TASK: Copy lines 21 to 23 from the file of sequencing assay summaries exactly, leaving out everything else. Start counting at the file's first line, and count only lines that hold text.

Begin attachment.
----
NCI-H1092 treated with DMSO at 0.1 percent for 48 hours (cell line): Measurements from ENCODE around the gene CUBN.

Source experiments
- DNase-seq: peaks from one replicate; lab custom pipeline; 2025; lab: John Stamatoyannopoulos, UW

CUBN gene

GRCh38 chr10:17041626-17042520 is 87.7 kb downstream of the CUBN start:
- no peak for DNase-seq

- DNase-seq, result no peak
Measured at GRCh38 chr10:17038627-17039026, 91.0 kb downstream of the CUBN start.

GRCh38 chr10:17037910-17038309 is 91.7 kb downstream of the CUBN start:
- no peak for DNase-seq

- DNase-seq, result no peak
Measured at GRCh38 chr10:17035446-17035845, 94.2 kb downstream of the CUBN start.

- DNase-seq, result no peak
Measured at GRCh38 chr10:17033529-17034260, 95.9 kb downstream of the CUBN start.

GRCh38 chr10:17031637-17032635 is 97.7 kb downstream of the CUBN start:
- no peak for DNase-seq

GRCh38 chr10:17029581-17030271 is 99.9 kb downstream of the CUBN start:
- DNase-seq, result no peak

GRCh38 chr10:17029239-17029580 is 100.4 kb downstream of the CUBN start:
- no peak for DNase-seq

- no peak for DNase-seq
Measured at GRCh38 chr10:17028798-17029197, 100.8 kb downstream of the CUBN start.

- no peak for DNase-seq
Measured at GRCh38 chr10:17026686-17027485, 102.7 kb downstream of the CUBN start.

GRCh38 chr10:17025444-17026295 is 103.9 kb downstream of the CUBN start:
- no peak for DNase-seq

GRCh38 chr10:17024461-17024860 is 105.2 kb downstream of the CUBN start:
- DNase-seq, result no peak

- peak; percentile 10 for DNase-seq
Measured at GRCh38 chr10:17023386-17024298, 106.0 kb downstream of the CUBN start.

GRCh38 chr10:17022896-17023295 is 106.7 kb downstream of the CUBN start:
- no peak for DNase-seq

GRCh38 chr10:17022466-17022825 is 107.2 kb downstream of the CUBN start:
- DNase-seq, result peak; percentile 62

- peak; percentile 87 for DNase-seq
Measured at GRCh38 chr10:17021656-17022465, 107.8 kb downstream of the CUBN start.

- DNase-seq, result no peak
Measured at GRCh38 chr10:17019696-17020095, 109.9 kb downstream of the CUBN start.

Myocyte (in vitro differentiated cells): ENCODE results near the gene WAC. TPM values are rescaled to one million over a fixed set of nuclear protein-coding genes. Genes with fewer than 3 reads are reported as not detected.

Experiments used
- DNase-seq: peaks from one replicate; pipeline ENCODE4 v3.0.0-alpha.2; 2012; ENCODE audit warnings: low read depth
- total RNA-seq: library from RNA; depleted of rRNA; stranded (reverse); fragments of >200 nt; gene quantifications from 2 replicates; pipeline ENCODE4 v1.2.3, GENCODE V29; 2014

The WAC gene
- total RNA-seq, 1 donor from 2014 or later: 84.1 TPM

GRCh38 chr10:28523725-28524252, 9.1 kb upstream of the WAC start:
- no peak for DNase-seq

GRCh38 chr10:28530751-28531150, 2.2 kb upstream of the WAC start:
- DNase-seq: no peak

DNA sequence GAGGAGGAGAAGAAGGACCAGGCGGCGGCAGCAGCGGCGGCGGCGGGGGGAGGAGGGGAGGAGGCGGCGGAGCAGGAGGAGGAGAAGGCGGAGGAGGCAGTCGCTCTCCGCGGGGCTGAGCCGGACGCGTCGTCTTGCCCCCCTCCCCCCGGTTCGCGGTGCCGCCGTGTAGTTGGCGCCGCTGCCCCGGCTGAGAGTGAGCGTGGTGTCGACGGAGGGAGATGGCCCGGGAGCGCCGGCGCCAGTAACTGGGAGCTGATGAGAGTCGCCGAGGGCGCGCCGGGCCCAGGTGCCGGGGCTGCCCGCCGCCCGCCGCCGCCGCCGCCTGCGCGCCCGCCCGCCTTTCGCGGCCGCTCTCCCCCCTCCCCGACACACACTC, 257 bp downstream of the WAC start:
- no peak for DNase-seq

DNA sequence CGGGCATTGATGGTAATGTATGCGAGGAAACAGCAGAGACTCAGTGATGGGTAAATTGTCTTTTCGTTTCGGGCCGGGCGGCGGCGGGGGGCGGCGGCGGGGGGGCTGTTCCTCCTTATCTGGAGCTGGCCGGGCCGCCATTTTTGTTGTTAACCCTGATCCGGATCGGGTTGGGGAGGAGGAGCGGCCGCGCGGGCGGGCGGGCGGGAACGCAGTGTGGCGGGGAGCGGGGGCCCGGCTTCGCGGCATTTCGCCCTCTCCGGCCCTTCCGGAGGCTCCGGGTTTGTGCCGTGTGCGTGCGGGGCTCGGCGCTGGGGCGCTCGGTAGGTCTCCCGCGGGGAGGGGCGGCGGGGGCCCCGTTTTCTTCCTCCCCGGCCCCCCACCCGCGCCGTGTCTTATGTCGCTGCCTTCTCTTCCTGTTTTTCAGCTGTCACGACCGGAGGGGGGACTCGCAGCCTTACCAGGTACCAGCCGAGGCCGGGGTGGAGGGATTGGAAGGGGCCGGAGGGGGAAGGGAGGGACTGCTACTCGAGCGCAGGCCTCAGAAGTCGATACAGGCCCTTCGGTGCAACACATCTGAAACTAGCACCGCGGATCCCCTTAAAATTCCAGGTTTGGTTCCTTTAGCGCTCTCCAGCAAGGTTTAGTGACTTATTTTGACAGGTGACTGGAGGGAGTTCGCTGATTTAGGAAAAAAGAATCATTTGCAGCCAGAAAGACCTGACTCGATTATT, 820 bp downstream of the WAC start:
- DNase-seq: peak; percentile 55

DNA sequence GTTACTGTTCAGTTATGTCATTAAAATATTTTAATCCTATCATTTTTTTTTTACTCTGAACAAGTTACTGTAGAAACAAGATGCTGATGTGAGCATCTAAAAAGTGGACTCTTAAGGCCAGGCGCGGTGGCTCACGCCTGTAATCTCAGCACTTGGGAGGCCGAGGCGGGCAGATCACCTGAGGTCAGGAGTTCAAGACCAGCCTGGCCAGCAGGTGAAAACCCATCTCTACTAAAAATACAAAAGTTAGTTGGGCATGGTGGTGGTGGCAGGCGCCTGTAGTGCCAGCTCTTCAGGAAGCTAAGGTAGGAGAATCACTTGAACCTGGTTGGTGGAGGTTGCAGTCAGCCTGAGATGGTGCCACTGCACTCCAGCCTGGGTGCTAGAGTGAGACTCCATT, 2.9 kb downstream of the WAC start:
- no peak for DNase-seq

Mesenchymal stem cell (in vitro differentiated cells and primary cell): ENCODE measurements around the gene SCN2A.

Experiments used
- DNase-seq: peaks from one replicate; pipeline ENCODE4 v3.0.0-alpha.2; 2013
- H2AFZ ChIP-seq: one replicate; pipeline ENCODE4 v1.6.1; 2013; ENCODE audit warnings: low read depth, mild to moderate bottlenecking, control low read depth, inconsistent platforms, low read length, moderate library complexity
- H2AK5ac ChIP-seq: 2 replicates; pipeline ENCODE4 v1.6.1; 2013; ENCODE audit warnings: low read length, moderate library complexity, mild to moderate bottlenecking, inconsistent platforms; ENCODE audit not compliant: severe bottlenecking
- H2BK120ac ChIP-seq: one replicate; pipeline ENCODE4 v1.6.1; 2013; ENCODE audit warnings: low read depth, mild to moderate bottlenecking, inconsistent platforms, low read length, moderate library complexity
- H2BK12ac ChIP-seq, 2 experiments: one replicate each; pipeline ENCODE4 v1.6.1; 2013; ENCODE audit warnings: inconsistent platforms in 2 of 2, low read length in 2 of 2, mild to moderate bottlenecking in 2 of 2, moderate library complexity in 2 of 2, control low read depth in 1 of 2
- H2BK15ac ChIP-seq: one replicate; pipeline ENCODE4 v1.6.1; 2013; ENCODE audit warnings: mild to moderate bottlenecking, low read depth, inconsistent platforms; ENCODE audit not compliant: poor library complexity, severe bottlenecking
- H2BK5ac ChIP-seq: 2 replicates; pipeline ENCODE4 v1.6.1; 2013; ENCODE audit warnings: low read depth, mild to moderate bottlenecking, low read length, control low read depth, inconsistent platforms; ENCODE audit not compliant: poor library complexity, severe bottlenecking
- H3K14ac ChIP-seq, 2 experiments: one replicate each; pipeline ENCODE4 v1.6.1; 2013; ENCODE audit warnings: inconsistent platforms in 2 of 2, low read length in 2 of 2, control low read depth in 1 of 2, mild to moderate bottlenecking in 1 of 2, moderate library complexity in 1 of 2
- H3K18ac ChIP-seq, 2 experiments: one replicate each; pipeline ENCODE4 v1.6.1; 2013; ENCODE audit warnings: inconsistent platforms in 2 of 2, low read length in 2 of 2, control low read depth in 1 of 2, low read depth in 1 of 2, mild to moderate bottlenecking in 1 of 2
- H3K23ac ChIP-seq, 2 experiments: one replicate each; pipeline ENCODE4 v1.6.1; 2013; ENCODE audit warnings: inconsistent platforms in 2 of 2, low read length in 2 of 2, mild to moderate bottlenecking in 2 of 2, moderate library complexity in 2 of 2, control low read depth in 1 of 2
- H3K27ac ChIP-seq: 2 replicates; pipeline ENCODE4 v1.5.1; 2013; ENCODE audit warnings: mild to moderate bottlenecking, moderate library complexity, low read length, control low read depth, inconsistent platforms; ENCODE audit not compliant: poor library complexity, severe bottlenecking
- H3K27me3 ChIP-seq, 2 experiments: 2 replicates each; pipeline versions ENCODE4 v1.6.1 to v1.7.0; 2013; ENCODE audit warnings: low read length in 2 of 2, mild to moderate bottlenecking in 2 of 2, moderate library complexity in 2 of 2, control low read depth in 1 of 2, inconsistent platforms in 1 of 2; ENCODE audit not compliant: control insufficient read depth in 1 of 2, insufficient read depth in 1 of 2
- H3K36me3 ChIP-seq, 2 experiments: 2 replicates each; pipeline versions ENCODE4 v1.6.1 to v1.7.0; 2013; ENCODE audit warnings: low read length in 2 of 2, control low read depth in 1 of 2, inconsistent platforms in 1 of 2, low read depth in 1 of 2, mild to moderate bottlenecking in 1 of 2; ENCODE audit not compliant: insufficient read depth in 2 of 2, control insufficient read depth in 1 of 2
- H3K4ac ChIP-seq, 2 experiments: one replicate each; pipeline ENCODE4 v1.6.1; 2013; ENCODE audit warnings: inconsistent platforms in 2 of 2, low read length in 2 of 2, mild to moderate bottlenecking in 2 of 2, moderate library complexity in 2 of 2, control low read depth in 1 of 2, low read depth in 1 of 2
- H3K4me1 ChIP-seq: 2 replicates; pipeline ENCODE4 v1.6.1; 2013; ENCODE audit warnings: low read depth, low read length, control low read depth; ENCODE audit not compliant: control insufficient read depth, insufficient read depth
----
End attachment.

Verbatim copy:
- no peak for DNase-seq
Measured at GRCh38 chr10:17028798-17029197, 100.8 kb downstream of the CUBN start.

- no peak for DNase-seq